SSI Exclusions

October 29, 2014

When visiting the Social Security District Office last month, I was pleasantly surprised.   My client was scheduled to meet with a claims representative at 10:15.  We were called to the window within 15 minutes of our scheduled time, which makes them better than the average doctor’s office at the outset.  The claims representative was polite and helpful.  She was professional and answered questions that related to my client’s claim as well as some general questions I had.


Specifically, she let me know about some income/asset exclusions for SSI calculations.  Food stamps are not included.  The values of cars will be calculated using the NADA website.  The value of the cars are calculated by deducting any debt owed on the car from the NADA value.  One car does not count but the value of the second car will be counted.  I also learned that if you have children who might be SSI eligible and you are drawing Title II SSDI benefits on your own record, any SSDI auxiliary benefits will be counted as income to the SSI-eligible child, but benefits paid to the non-SSI-eligible children are not.  The last piece of information I gathered was that if an SSI eligible child receives child support, two-thirds of the amount of child support is counted as income.

I had the opportunity to visit my local Social Security District Office last month.  There was a sign posted that stated the following:


The Social Security Administration will no longer provide Social Security number print outs.  To obtain proof of a Social Security number, you have to apply for a card and present:

Proof of ID

Proof of age

Proof of citizenship


The Social Security Administration limits the number of Social Security cards you can receive over the course of your lifetime, so be careful with the original cards you obtain.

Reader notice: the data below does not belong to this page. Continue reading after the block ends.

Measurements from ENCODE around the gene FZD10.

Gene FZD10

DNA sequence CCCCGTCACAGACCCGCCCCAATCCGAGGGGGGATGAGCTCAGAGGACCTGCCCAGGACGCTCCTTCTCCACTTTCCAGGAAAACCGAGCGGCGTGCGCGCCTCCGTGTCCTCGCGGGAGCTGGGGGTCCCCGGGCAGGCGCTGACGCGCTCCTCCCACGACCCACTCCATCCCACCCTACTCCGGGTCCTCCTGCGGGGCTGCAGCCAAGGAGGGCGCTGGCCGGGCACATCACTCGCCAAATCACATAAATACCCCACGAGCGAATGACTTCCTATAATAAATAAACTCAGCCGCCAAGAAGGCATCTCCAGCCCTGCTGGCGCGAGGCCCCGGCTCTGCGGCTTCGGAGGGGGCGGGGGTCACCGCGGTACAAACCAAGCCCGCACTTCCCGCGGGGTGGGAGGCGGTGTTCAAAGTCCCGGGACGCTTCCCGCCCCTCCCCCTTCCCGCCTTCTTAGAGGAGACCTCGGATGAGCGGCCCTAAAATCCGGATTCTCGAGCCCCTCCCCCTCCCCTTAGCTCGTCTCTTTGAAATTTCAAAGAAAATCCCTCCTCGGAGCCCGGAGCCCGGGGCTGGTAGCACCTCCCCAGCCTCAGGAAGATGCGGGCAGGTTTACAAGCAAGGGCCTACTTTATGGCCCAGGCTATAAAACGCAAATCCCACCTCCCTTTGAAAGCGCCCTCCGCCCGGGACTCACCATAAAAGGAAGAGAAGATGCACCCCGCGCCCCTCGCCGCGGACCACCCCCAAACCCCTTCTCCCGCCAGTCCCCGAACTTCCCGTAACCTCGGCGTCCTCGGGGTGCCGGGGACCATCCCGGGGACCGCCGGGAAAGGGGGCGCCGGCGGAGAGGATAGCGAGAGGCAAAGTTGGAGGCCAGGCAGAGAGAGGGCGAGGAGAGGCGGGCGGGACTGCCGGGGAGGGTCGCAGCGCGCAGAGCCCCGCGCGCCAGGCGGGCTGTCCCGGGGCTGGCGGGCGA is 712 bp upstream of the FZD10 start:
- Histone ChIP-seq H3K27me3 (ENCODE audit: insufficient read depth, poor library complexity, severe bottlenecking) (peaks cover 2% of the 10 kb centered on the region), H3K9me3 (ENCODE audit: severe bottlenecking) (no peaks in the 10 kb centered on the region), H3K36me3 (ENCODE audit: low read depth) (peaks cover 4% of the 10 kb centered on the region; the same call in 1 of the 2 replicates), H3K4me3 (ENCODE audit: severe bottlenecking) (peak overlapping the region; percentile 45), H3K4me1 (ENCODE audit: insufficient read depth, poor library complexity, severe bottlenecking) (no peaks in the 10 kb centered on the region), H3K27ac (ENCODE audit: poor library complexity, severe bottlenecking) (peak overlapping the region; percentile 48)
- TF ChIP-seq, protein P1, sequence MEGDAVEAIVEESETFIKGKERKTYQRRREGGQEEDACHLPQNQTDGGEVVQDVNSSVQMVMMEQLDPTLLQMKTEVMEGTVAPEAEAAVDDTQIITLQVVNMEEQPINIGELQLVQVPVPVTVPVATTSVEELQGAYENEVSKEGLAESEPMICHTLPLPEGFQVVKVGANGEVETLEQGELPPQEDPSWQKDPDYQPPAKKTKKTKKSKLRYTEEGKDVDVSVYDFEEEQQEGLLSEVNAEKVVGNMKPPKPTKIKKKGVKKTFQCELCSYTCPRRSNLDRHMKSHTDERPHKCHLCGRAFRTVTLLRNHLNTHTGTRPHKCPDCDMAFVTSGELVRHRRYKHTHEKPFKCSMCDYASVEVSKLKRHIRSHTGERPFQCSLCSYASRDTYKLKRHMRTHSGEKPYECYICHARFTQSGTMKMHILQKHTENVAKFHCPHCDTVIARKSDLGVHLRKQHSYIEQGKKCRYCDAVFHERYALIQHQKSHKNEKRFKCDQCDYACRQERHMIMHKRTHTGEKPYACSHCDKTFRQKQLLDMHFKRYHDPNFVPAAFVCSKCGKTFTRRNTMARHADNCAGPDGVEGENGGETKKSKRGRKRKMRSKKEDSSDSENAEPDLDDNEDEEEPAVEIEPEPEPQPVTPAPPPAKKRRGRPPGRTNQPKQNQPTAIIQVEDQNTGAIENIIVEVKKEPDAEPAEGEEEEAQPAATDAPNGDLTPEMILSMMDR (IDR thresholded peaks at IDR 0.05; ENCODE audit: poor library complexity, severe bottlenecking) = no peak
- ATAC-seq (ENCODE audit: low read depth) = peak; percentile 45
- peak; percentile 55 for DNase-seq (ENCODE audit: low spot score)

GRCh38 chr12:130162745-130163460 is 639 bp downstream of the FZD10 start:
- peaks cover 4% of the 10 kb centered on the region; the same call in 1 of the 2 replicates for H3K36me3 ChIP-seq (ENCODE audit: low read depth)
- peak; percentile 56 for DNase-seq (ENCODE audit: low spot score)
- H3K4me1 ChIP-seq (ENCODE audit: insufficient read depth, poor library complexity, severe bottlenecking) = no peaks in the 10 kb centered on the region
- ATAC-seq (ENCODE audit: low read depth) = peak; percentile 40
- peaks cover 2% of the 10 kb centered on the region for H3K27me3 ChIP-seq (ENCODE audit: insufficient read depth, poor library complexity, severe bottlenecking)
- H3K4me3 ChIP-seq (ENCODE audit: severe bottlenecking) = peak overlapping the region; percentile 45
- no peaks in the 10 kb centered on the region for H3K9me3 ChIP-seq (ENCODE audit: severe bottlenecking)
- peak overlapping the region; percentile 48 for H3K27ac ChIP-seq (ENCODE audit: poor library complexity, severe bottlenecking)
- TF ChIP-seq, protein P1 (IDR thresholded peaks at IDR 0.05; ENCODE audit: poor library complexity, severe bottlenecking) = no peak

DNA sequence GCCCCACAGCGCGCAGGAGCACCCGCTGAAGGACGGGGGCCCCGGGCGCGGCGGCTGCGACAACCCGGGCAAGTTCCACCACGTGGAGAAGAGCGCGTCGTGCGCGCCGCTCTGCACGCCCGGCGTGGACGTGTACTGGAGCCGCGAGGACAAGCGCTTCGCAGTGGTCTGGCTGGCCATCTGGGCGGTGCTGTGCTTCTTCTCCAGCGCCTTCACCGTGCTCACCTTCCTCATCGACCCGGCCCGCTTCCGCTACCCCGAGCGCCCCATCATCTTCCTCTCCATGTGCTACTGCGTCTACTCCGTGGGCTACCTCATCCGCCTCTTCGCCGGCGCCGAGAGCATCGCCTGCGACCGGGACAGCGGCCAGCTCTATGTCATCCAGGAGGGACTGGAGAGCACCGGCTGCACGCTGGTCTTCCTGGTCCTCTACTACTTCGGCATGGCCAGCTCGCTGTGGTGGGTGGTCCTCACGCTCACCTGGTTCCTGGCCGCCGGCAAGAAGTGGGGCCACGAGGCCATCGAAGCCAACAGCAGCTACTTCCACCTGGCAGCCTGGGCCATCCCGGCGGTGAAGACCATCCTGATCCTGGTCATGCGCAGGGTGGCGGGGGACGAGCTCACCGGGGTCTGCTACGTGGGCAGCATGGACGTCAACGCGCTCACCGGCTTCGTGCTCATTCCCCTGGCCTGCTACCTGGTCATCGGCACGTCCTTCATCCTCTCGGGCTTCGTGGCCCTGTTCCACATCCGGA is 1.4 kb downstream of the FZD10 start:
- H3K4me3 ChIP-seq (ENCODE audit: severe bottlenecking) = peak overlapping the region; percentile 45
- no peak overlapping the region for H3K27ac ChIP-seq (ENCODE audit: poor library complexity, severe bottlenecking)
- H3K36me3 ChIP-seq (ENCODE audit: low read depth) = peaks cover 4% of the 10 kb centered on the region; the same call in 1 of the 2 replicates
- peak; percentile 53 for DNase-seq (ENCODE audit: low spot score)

I’ve posted for two weeks in a row about what it would be like to be suddenly disabled or facing the disability of a child.  I’ve emphasized the importance of paying Social Security Disability benefits for you and your dependents.  This week, I want to suggest improvements to the system.

First, the time it takes for a person to go through the disability process is lengthy.  I tell people I may be working with them up to 2 or 3 years and this remains the case.  2 or 3 years of no income is devastating.  I see people lose homes, moving in with family members which causes additional stress and having to relocate families across the country.  While most financial planners suggest having one or two years of emergency savings in the bank, even this sum (which most people do not have) will not necessarily provide enough of a cushion if you are suddenly disabled.  SSA needs to hire more staff to speed up the process.  I have seen the numbers and spoken with people at local offices.  There is no way they can do more than they are doing without additional resources.